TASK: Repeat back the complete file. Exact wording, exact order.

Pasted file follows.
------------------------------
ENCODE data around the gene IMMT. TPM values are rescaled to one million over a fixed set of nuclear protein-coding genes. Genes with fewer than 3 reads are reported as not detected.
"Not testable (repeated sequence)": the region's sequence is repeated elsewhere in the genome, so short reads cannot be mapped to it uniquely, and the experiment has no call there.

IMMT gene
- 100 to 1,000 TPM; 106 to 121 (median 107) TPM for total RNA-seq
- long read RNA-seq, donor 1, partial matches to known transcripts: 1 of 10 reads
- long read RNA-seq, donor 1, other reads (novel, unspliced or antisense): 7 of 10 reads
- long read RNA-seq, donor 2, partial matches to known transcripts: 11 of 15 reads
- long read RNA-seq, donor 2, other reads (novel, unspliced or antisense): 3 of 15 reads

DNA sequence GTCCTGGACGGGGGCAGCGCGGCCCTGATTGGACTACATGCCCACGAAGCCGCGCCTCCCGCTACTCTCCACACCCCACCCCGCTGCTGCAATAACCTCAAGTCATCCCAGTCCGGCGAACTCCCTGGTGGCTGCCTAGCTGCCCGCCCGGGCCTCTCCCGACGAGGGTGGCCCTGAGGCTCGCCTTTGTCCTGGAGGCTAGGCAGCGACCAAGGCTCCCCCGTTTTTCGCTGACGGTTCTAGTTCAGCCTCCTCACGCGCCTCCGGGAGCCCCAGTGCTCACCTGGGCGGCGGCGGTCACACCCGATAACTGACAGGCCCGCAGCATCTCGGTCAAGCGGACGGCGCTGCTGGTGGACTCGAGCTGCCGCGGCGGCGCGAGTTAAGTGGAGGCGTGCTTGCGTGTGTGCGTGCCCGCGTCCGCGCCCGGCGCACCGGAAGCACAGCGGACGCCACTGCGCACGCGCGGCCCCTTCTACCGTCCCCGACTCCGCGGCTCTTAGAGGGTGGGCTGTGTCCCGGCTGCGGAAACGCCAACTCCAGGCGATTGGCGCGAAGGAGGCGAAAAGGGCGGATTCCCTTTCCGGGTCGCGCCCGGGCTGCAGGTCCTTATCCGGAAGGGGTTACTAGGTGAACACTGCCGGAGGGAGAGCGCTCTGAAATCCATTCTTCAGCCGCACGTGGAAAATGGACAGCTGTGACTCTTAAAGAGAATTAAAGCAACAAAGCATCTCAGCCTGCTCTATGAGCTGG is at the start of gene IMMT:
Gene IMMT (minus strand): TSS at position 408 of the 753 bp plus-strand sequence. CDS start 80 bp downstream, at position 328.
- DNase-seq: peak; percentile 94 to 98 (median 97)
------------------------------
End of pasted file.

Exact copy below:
ENCODE data around the gene IMMT. TPM values are rescaled to one million over a fixed set of nuclear protein-coding genes. Genes with fewer than 3 reads are reported as not detected.
"Not testable (repeated sequence)": the region's sequence is repeated elsewhere in the genome, so short reads cannot be mapped to it uniquely, and the experiment has no call there.

IMMT gene
- 100 to 1,000 TPM; 106 to 121 (median 107) TPM for total RNA-seq
- long read RNA-seq, donor 1, partial matches to known transcripts: 1 of 10 reads
- long read RNA-seq, donor 1, other reads (novel, unspliced or antisense): 7 of 10 reads
- long read RNA-seq, donor 2, partial matches to known transcripts: 11 of 15 reads
- long read RNA-seq, donor 2, other reads (novel, unspliced or antisense): 3 of 15 reads

DNA sequence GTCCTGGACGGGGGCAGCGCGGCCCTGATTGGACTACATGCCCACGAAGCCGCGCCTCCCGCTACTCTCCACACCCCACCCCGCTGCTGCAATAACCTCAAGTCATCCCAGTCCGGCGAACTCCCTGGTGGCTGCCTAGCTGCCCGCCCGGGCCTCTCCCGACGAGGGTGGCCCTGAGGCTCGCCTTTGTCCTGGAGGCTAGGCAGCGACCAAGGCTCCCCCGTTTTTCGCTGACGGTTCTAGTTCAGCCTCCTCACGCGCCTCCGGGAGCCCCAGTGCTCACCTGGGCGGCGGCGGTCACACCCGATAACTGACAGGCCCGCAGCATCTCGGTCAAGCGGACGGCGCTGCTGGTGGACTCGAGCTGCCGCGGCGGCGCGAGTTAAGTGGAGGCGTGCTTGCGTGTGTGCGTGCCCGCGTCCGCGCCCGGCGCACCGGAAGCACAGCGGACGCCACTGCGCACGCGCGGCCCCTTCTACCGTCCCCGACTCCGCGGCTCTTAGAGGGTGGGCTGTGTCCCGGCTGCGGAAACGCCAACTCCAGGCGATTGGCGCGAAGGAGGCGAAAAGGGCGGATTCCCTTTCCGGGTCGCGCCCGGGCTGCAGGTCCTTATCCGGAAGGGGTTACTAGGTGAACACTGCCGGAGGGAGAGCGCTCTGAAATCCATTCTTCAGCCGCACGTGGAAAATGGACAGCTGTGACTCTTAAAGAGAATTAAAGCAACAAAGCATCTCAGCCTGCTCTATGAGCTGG is at the start of gene IMMT:
Gene IMMT (minus strand): TSS at position 408 of the 753 bp plus-strand sequence. CDS start 80 bp downstream, at position 328.
- DNase-seq: peak; percentile 94 to 98 (median 97)